Bella was going out of her mind. Her 9-year-old daughter, Angie, would agree to sign up for an activity with great enthusiasm. Swim team? Yes, please! Book club? You bet! Ballet? Sign me up! Then something would happen that made the activity, well, hard.
Her team had to practice diving off racing blocks and she hated diving. She didn't like the book chosen for book club. Her ballet teacher was too strict. When it came time to go to the lesson or club, a power struggle ensued that made it hard to get her out the door.
Bella and her husband had heard me run through the research revealing that the best thing you can do to cushion your kids from anxiety and to help them develop self-motivation is to let them take the driver's seat. But now that belief was being tested. Was their 9-year-old driving herself into the quitter's ditch? They were a hard-working couple who knew how important diligence and perseverance were to their own success. If they kept letting Angie quit, they were afraid they would be raising a soft kid who'd be underprepared for the real world.
I hear concerns like this all the time, and here is my advice:
Don't think of your child's character as "fixed"
All of our worry about our kids is about the future - we fear that they'll get stuck in a negative place and won't get better. Angie's parents were envisioning their 9-year-old as a lazy 20-year-old, coming to them to bail her out. They needed to tell themselves: "Who she is now is not who she will always be." We all know the negative impacts of peer pressure, but there are positives, too: I see many kids who are cautious or seem to have trouble committing become passionate in their pursuit of self-selected goals when they see their friends doing it, too. Kids can be completely different after puberty, when peer influences become even stronger, often with the result of a kid trying out for a team, joining a club, or signing up for volunteer work, apparently out of nowhere.
Explain the difference between "I don't want to" and "I don't feel like it"
Distinguishing long-term desires from immediate feelings will help kids understand the difference between an immediate task and ultimate goal. When Angie says, "I don't want to read my book club book," her parents might say that although she may not feel like reading it, she may want to read it if she hopes to continue being a part of the club. This is a lesson that doesn't register right away, but it's worth planting the seed and emphasising over time.
Let them know you see the areas in which they do work hard or show motivation
Say "I know you're someone who can stick with things when they're important to you."
Get to the root of her concern
When Angie says, "I don't want to go," it's all too easy to respond with, "You're going!" But pause and ask a question instead. Help her think it through. Why doesn't she want to go? Point out that she seems to enjoy it after the fact - why? It could be that you will uncover a deeper issue.
Maybe diving is painful because she belly-flops. Maybe she's embarrassed and feels she isn't as good as others. What might make that better? Extra practice with mum and dad, so that she feels more comfortable during swim practice? Engage her in coming up with a solution.
If she's resisting the activity because she's not very good at it, tell her, "I know from my own life that we often have to be not so good at things for a while as part of the process of getting good at something. I want to be sure that you're not just looking for something that comes easily, as a little struggle is necessary for all of us."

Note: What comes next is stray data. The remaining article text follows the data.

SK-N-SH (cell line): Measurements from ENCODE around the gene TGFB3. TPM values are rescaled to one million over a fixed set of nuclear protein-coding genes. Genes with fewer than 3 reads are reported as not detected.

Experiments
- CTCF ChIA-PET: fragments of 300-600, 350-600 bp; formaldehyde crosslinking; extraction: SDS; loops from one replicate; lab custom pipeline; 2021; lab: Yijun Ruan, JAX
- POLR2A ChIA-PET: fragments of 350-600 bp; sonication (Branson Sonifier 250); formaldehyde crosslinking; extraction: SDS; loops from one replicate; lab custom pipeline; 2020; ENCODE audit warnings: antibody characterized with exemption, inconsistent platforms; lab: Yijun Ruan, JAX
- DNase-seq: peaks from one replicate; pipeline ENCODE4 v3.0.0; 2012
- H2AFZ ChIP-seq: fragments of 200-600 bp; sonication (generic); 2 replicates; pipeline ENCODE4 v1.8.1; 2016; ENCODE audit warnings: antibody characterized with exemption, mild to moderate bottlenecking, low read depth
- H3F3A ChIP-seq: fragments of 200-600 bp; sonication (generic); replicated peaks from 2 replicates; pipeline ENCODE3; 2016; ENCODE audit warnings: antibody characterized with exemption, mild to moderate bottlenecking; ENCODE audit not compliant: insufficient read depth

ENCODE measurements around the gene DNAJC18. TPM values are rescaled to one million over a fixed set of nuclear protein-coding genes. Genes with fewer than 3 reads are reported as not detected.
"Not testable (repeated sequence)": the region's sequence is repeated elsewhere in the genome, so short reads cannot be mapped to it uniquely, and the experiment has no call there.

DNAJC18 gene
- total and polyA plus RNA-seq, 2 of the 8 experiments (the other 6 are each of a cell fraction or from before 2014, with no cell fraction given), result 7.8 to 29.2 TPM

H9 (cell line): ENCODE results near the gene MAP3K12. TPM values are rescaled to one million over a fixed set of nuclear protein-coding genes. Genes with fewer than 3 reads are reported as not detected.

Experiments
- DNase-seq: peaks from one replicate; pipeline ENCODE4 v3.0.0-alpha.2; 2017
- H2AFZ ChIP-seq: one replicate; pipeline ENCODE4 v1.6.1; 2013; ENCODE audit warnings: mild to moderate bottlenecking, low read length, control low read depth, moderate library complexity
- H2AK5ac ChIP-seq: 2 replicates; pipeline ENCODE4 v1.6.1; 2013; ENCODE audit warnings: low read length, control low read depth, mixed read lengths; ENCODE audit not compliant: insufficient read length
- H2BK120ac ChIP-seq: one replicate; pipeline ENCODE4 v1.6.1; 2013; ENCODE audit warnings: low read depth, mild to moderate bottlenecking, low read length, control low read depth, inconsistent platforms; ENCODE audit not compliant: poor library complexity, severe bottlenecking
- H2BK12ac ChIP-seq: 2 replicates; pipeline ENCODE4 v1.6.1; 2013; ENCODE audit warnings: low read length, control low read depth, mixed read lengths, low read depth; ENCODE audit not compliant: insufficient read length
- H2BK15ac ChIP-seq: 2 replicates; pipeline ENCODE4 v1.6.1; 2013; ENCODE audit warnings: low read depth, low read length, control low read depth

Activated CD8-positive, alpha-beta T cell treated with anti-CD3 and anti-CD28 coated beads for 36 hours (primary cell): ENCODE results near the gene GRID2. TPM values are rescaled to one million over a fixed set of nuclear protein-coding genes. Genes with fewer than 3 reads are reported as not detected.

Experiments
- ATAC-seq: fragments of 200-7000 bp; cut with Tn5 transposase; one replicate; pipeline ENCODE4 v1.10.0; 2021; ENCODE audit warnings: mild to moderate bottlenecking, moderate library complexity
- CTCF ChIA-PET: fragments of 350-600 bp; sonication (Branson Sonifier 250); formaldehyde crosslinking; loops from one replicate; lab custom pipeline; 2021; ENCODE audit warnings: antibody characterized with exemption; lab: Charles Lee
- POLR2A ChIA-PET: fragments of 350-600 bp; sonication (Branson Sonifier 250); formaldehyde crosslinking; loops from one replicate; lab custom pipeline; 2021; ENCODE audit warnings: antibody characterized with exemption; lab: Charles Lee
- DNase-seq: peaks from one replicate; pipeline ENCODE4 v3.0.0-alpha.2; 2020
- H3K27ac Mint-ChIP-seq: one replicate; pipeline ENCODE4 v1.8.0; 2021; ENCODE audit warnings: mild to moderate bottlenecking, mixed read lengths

Bella felt it was important for Angie to work hard at something. But how could she help Angie find something that would capture her interest enough so that she'd keep at it? It might take some time to find. But focusing intently on that activity would be one of the best things for Angie's brain, because it would induce what's come to be called "flow," when levels of certain neurochemicals in your brain - including dopamine - spike. The more Angie experiences flow, the more she'll be conditioning a motivated brain, so that when she is older and has to focus on things she doesn't want to do (and there is plenty of that in adult life), she'll be able to make herself do them.
As parents, we expose our kids to what we like or what their friends are doing. But if you're a family of jocks and have an artist, it may take a while to hit the sweet spot. And what's wrong with being a dilettante before zeroing in? Sports experts are now deeply concerned about the risk of injuries in kids who specialise too early rather than playing everything. Or consider that acclaimed musician Wynton Marsalis picked up a trumpet at age 14, but then practiced four hours a day because he wanted to. In short, what's the rush?
We should remember that we can't make a kid develop grit; that's not part of our job description as parents. We can expose them to things they may like, support them in sticking with things as they get harder, and express confidence that they can handle the stress or the boredom necessary to get to "the next level."
Remember that the world is so complex that we have no idea where the things that will turn our kids on come from. If Bella encourages Angie to keep seeking what she loves, and to work hard at it when she finds it, she will help her grow into a confident and self-directed woman.
Stixrud is the co-author, with Ned Johnson, of The Self-Driven Child: The Science and Sense of Giving Your Kids More Control Over Their Lives. A professor at the George Washington University School of Medicine with a clinical neuropsychology practice in Silver Spring, Maryland, he is a specialist in learning difficulties and speaks regularly on the impact of stress on the brain.
- Washington Post